Thursday, July 15, 2010

My music man - silent movie music and Diary of a Lost Girl

Once my manager at work passed off a problem phone customer to me.  He was a lonely old man, and he was difficult to understand.  In the end, he just wanted to talk, and she's not good with people, so he was pretty irritated when I picked him up off of hold.  He talked for an hour and a half, and when he hung up, he was happier than he'd been in a long time, from what I could tell.

He used to play the organ in movie theaters back when silent movies were the only kind.  All his recordings were out of print and very rare, but I wanted to hear what they sounded like.  He hadn't been able to play for years, of course, but I wished I could have heard him play.  He gave me his address and asked me to stop by some time.  He was, as you might imagine if you can do the math, pretty old then, and it's been a few years since, so he may not be alive any more.

I thought of him recently when I was watching The Diary of a Lost Girl.  Sometimes, the music they put in was just terrible, obviously a synthesizer, not a real organ.  And an organ in a real, drafty, old theater would have sounded different anyway.  There were some very sweet moments in the music, though.

It's unlikely my music man ever played for that movie.  It was cut in half here due to its scandalous nature, and it basically only played in the art theaters of its day.  I guess what was left to the imagination (pretty much everything) was considered scandalous if it came from Germany at that time.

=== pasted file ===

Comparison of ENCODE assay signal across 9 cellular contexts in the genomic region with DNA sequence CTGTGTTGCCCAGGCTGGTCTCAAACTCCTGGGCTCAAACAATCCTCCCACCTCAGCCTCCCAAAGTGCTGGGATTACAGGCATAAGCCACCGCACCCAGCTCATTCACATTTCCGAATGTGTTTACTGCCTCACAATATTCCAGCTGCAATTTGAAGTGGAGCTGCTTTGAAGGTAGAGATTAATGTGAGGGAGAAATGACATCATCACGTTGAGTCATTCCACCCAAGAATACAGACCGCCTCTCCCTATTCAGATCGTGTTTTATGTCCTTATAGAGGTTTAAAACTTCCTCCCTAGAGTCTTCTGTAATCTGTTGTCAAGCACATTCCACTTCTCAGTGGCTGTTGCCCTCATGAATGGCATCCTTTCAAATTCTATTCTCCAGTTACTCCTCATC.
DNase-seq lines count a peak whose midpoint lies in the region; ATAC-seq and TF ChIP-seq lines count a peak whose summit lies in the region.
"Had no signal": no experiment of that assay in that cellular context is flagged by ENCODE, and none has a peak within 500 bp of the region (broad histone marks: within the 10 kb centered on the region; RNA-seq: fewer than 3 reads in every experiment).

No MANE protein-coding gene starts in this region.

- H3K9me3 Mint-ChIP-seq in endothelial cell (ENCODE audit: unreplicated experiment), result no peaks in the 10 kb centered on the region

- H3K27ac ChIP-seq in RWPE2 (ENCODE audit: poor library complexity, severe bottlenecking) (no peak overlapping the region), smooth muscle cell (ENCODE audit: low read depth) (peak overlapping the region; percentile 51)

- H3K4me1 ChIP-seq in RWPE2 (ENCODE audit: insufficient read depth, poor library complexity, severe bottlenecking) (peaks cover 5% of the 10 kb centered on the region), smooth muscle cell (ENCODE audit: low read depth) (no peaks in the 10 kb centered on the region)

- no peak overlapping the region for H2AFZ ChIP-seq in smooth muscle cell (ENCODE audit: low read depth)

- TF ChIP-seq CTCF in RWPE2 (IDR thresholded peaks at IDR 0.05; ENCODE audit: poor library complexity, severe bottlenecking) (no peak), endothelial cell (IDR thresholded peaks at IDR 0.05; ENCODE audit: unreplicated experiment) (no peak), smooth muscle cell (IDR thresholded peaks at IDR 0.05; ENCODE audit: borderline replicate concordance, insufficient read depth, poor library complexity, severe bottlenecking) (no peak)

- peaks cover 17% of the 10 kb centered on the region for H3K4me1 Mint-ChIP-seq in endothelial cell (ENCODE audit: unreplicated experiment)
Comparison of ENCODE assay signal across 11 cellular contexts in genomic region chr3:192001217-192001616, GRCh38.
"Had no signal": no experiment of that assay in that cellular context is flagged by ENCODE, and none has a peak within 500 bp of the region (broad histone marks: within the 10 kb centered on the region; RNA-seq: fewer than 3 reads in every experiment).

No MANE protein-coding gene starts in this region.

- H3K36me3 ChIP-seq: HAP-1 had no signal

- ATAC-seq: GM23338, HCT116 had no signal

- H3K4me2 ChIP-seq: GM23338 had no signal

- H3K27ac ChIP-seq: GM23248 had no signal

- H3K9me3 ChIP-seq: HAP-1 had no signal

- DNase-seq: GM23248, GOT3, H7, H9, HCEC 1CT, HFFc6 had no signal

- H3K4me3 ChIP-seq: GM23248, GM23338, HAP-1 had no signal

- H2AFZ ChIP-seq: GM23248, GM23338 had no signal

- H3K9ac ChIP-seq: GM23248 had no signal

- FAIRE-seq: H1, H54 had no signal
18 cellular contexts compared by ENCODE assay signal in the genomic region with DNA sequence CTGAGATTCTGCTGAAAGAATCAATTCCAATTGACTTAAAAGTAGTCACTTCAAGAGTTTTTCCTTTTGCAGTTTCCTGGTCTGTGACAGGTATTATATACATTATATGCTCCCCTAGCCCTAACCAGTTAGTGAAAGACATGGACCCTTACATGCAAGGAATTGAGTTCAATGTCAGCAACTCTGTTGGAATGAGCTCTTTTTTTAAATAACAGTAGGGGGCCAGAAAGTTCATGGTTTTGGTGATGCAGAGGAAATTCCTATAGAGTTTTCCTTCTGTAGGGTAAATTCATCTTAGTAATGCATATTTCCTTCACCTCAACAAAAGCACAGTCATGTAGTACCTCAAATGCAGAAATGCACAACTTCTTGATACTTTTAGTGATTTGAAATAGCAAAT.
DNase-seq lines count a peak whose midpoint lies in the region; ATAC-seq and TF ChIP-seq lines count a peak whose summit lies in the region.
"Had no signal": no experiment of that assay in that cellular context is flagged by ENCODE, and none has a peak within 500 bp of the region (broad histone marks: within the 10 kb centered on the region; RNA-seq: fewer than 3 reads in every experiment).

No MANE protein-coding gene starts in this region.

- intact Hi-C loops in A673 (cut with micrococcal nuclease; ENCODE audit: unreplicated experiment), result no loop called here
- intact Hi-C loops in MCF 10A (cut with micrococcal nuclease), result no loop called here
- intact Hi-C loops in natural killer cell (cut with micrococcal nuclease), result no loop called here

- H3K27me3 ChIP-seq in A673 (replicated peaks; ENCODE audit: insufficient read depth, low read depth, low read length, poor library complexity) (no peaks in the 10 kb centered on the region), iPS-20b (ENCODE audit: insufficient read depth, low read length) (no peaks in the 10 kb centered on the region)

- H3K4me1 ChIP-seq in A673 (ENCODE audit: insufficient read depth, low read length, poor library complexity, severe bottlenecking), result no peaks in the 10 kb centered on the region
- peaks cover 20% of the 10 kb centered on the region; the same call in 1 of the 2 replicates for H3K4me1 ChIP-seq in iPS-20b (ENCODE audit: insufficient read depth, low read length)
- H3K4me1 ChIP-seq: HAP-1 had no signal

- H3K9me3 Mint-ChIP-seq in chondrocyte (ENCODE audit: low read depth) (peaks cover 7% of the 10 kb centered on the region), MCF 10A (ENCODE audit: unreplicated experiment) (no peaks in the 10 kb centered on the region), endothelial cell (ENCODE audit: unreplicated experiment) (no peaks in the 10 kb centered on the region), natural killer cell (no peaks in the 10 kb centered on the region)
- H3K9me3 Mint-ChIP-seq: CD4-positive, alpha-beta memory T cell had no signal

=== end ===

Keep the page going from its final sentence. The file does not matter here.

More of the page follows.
The ending was maybe a tad forced, but it worked mostly because of the force of Louise Brooks' talent pushing it back.  She really is astonishing compared to, well, everyone else.  Pabst (the director) was pretty amazing, too.  He just let her be natural and not overact, and the result is that you identify with her sympathetically as she makes really bad choices. 

I was impressed by how clearly she communicated (without overacting) even though she was acting surrounded by people who didn't speak English.

"It's a silent movie," my mom said, exasperated.

I couldn't quite articulate why I was so impressed, but if I were trying to act natural surrounded by people speaking gibberish to my ears, it would be hard.  It's a subtlety thing.  It's disappointing that she was so self-destructive because I kind of wish I could see all those films she didn't make.  I guess I'll have to settle for Pandora's Box, the other Pabst film she illuminated.  It was supposed to be even more scandalous and much more melodramatic.  I hope the music is better.

I wonder what my music man would have played and what it would have sounded like in that theater all those years ago.  He would have gotten her subtlety, I think.

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